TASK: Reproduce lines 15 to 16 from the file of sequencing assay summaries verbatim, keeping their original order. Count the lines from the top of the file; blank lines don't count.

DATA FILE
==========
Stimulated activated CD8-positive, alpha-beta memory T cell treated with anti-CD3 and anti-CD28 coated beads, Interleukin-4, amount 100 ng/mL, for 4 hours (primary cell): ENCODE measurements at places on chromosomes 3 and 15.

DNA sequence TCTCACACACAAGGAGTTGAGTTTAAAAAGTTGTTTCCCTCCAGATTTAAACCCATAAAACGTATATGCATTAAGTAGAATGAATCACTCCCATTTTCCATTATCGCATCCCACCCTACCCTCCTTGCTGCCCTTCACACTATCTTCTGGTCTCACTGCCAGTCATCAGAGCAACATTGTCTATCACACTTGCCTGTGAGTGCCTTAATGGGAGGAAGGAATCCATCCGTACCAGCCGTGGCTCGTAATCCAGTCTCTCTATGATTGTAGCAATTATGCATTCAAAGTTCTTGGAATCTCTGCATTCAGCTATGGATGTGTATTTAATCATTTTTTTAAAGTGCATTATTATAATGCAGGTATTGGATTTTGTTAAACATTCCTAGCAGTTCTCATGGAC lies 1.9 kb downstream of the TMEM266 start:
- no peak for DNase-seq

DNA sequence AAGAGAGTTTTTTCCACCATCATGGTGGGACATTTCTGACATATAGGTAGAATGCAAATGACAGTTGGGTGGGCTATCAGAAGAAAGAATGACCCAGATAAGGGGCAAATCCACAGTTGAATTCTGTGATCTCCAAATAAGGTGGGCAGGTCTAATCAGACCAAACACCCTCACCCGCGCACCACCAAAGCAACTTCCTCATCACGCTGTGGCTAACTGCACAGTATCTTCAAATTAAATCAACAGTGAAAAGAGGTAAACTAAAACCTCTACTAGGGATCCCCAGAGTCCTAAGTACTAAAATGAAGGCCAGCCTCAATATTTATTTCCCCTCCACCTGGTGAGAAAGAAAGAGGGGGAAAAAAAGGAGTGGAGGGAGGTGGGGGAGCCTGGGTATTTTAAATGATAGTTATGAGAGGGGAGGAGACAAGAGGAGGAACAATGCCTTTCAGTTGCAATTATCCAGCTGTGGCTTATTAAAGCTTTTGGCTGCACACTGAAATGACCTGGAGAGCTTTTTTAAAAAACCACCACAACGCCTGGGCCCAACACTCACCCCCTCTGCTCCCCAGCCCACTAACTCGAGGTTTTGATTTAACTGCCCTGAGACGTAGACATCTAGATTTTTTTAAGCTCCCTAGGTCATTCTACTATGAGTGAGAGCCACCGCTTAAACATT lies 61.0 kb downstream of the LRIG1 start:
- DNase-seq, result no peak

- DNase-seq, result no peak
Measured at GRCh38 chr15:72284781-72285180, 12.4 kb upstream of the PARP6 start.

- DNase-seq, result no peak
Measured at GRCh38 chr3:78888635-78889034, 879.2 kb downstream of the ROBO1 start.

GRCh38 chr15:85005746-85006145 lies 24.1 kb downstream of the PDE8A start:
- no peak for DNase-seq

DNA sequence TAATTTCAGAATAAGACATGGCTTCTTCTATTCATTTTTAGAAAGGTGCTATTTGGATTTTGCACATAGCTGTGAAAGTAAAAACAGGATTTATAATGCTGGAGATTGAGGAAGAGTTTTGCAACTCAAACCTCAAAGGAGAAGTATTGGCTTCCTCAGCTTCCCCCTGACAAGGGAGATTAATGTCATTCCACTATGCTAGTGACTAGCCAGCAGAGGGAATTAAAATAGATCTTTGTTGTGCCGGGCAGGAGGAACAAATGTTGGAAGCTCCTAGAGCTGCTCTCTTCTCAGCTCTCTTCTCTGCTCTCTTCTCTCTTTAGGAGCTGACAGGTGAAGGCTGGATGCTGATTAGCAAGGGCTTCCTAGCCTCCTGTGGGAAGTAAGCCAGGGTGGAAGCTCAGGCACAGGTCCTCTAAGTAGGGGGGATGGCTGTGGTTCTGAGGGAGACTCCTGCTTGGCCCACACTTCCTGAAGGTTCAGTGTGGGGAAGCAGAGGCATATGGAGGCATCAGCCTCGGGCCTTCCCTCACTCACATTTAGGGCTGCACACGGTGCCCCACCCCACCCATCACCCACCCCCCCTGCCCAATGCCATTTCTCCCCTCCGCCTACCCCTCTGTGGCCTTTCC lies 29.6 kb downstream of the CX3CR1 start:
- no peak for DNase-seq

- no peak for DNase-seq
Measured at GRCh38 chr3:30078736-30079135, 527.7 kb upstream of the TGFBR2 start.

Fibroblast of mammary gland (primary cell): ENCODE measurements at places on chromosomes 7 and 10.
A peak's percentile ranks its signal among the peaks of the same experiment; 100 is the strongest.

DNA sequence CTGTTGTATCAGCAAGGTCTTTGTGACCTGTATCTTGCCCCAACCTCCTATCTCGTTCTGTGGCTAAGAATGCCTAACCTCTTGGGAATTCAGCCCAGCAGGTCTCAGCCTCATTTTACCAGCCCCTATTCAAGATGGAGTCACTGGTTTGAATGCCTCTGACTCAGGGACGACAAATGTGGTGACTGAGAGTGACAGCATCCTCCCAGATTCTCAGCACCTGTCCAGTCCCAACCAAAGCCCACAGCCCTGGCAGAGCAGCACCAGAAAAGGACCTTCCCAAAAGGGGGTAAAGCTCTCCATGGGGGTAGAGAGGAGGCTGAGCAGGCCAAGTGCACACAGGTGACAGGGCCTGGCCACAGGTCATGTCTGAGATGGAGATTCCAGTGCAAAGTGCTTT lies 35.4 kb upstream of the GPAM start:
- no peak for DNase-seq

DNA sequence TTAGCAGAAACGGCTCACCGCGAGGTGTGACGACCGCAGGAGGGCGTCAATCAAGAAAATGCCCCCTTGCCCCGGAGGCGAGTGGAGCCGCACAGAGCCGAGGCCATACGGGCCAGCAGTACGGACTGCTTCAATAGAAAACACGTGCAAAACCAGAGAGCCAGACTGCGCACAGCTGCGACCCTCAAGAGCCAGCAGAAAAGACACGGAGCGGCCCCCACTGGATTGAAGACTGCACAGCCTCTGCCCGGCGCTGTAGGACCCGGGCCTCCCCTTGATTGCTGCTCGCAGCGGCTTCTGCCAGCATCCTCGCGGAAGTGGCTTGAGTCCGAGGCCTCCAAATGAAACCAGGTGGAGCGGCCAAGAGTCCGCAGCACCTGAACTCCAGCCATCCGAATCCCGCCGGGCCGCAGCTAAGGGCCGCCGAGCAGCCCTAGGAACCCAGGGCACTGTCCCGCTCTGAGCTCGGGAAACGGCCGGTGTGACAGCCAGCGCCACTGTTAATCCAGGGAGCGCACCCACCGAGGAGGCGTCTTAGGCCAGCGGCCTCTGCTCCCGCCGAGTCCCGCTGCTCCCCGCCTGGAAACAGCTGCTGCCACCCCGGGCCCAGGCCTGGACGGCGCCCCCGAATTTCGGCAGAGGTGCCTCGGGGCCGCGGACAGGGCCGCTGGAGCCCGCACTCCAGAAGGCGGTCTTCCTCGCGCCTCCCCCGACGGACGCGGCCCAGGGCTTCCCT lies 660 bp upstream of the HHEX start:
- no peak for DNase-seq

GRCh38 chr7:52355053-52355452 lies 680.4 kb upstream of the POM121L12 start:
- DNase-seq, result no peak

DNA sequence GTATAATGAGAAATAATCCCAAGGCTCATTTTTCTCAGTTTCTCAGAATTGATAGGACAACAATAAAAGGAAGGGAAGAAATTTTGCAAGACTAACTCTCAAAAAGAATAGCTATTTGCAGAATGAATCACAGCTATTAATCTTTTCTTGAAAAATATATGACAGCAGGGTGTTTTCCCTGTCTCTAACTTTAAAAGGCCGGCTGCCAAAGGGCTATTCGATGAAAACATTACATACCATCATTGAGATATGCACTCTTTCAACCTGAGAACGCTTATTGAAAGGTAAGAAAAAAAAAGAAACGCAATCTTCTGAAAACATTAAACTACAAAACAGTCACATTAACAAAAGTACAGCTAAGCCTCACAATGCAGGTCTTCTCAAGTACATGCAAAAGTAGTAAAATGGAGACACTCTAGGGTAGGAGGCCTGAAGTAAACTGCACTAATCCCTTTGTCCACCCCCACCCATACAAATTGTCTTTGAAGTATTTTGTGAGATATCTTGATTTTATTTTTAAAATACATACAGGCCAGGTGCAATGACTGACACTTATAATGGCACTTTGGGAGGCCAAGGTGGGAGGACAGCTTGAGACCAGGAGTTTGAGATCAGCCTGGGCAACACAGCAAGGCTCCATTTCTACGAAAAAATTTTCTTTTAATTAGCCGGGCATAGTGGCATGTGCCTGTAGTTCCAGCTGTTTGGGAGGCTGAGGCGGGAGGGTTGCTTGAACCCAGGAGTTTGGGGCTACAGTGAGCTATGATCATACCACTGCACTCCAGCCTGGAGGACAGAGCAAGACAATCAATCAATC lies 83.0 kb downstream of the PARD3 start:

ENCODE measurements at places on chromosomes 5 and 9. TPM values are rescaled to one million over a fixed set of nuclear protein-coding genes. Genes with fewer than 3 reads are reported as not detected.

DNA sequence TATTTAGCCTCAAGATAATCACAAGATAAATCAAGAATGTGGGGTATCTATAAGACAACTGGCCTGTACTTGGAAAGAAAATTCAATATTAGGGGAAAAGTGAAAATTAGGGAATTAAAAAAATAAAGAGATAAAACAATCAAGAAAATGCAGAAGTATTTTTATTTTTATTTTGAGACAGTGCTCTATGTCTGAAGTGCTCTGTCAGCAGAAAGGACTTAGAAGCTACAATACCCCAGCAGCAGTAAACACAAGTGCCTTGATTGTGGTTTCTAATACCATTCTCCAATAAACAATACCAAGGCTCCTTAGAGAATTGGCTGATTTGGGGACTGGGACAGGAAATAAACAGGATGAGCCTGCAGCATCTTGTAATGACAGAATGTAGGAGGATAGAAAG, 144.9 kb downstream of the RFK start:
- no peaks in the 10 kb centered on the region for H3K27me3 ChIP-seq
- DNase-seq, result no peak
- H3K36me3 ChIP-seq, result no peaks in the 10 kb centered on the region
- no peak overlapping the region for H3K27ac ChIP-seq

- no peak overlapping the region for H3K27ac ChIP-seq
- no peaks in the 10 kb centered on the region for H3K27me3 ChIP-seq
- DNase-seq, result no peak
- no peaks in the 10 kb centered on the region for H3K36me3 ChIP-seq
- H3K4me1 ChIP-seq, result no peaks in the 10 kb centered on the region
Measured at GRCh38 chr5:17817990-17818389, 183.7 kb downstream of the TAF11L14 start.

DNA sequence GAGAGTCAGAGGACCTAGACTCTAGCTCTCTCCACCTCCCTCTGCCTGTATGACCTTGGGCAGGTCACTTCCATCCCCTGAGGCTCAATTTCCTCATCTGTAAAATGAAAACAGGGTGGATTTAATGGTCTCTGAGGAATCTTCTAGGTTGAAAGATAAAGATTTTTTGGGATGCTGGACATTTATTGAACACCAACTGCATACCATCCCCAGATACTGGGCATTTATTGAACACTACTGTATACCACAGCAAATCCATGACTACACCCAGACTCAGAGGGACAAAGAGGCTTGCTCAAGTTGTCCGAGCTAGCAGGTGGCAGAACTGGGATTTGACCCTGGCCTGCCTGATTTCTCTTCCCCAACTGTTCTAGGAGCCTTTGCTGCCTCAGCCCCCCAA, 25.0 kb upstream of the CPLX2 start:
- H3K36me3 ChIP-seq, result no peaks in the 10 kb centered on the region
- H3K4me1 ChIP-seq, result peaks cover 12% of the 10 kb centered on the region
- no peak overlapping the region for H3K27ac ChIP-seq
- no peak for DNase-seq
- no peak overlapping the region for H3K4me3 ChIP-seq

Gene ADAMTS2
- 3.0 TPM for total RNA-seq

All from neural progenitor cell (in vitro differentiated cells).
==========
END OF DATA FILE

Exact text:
Measured at GRCh38 chr3:30078736-30079135, 527.7 kb upstream of the TGFBR2 start.

Fibroblast of mammary gland (primary cell): ENCODE measurements at places on chromosomes 7 and 10.